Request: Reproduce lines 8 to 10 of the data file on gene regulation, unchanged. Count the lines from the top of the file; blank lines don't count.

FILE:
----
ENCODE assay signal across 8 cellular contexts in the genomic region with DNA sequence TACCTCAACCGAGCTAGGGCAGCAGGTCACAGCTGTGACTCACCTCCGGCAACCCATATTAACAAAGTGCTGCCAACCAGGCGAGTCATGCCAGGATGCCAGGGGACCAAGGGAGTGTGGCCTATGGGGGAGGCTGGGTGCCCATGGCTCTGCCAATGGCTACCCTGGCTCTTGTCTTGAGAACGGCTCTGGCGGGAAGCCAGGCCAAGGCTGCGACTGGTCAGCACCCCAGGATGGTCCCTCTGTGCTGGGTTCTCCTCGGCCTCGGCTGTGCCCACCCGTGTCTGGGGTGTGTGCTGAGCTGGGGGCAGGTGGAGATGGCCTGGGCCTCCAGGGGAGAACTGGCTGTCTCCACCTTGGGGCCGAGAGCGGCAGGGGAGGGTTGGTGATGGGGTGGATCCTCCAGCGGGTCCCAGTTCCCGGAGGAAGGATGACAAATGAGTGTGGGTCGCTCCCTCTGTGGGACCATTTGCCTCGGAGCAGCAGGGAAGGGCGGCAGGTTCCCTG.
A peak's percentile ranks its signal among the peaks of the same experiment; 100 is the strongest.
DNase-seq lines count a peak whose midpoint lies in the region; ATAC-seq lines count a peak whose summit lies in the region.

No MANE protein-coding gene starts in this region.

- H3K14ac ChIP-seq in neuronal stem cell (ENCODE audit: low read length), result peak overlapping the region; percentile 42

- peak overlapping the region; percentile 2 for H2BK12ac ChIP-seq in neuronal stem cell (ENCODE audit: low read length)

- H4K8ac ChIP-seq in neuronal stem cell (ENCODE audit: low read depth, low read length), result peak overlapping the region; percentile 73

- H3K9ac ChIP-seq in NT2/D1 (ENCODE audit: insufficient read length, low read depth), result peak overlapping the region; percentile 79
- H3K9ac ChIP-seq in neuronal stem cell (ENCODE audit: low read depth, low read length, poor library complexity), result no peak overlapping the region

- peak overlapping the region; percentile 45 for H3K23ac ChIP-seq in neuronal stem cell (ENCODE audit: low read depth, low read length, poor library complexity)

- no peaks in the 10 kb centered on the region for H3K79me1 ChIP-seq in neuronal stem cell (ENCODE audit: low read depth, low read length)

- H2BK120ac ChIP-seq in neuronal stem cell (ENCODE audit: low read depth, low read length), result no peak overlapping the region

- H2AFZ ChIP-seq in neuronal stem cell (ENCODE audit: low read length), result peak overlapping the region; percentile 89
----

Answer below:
- H3K9ac ChIP-seq in NT2/D1 (ENCODE audit: insufficient read length, low read depth), result peak overlapping the region; percentile 79
- H3K9ac ChIP-seq in neuronal stem cell (ENCODE audit: low read depth, low read length, poor library complexity), result no peak overlapping the region

- peak overlapping the region; percentile 45 for H3K23ac ChIP-seq in neuronal stem cell (ENCODE audit: low read depth, low read length, poor library complexity)